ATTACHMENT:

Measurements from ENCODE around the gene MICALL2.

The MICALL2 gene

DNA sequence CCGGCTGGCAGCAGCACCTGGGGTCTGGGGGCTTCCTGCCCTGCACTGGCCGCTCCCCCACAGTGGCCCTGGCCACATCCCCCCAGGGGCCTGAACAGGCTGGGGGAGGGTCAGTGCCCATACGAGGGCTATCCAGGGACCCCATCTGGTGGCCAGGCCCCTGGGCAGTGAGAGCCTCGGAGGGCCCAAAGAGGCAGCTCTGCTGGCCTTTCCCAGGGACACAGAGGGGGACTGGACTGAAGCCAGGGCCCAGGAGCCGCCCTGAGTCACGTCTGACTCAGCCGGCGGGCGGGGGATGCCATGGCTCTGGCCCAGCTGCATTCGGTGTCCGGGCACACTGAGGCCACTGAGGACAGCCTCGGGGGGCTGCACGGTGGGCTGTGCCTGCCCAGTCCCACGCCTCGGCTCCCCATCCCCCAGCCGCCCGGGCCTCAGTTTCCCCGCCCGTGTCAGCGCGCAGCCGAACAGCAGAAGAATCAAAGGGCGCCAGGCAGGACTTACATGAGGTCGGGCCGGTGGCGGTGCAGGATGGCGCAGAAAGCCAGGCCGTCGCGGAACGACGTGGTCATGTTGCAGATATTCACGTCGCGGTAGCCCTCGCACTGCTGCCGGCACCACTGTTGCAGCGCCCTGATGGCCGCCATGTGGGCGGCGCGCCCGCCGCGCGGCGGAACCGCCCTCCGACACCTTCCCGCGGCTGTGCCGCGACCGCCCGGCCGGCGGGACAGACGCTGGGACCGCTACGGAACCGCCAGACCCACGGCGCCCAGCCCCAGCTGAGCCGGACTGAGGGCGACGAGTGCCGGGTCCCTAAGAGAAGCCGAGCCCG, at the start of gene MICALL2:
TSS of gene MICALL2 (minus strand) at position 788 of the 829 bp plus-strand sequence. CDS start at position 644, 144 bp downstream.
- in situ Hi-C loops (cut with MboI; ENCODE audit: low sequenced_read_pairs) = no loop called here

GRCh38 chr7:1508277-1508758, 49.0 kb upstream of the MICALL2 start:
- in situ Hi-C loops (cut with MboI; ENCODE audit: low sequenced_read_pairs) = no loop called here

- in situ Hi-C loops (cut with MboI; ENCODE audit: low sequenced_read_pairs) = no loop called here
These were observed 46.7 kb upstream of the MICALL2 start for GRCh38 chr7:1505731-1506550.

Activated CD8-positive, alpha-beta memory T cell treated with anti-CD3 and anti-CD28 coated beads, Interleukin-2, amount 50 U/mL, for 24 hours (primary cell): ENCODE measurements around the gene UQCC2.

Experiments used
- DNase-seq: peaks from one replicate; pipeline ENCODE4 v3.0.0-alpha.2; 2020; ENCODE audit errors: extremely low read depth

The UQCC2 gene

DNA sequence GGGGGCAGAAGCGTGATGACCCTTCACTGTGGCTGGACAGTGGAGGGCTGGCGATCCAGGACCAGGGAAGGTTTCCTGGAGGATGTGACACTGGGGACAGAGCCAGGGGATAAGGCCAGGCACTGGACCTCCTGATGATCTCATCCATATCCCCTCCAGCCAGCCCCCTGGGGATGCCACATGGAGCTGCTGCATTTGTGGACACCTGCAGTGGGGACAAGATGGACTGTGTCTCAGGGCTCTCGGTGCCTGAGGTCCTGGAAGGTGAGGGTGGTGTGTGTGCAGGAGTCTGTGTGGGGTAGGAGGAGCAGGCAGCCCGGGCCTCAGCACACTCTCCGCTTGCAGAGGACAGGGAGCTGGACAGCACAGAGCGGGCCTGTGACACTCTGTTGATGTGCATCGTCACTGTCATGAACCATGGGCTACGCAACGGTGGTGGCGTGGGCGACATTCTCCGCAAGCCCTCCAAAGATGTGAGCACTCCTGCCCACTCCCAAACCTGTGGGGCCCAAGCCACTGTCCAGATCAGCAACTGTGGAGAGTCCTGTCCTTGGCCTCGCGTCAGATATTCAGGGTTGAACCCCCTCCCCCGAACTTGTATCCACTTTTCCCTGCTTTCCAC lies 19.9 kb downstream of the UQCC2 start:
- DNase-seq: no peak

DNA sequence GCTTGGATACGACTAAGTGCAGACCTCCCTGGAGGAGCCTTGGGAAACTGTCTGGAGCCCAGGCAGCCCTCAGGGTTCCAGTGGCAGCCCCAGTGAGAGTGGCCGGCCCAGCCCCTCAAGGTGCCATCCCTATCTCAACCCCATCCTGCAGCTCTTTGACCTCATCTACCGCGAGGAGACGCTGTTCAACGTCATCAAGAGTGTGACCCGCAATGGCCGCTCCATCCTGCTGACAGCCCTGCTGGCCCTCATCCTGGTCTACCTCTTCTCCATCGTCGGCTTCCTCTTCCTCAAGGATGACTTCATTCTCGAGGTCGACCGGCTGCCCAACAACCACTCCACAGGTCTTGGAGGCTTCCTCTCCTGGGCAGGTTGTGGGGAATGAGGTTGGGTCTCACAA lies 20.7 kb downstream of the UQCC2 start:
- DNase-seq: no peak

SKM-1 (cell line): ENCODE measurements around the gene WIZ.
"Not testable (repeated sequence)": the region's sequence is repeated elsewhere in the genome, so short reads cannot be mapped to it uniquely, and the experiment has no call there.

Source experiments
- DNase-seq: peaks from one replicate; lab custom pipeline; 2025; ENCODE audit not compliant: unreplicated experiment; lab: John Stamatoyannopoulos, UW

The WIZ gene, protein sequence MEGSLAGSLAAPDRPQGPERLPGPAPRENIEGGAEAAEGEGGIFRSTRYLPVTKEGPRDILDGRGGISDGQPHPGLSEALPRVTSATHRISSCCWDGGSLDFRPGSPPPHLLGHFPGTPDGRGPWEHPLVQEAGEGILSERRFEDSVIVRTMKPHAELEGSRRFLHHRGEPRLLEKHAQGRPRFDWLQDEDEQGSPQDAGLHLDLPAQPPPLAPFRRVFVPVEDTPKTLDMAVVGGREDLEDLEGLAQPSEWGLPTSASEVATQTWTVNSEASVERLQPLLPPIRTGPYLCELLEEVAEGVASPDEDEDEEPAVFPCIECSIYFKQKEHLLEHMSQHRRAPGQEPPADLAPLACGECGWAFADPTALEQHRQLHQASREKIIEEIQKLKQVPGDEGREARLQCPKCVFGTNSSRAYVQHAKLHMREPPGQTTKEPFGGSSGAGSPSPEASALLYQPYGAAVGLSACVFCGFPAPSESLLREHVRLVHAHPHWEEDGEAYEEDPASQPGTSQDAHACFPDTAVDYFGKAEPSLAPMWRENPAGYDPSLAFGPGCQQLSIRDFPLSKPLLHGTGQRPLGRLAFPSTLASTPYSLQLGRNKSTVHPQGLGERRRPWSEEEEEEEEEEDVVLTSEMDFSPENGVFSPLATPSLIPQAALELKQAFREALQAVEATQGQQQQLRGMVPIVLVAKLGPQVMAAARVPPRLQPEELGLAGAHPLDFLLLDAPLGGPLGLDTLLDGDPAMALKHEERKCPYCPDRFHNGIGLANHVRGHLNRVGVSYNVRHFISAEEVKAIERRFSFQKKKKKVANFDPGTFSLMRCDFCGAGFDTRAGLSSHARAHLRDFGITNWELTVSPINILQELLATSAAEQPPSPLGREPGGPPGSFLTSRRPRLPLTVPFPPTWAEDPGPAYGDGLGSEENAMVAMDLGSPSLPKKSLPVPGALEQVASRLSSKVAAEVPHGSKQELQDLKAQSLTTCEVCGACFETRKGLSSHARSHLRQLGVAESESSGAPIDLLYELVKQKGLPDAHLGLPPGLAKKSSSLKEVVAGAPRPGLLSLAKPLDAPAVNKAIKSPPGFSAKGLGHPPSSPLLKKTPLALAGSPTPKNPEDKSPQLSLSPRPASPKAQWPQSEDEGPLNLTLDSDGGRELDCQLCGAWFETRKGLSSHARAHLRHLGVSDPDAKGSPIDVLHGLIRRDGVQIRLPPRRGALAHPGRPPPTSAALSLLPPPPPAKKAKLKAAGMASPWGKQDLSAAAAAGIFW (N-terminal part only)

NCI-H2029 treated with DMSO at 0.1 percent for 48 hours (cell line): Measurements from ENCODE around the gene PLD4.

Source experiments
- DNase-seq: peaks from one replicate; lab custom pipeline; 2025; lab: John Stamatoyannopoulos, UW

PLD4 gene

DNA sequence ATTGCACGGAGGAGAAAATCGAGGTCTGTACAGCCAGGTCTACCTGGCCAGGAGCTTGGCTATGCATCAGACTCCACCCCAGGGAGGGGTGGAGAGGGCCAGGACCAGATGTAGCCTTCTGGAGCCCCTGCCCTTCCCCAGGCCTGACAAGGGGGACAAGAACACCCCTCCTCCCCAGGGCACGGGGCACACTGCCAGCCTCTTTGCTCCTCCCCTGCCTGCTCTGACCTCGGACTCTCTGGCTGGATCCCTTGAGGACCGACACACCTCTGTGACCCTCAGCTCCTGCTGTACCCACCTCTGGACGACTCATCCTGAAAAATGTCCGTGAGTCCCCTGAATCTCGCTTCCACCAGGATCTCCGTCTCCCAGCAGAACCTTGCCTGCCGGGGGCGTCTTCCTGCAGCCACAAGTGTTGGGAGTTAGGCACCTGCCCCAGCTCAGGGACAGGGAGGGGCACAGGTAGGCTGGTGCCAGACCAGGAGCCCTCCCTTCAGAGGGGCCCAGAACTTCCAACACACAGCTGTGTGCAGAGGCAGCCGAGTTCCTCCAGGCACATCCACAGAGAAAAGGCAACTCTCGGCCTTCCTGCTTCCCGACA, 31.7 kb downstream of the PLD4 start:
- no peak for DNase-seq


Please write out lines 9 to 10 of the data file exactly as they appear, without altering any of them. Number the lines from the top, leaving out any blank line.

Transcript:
These were observed 46.7 kb upstream of the MICALL2 start for GRCh38 chr7:1505731-1506550.

Activated CD8-positive, alpha-beta memory T cell treated with anti-CD3 and anti-CD28 coated beads, Interleukin-2, amount 50 U/mL, for 24 hours (primary cell): ENCODE measurements around the gene UQCC2.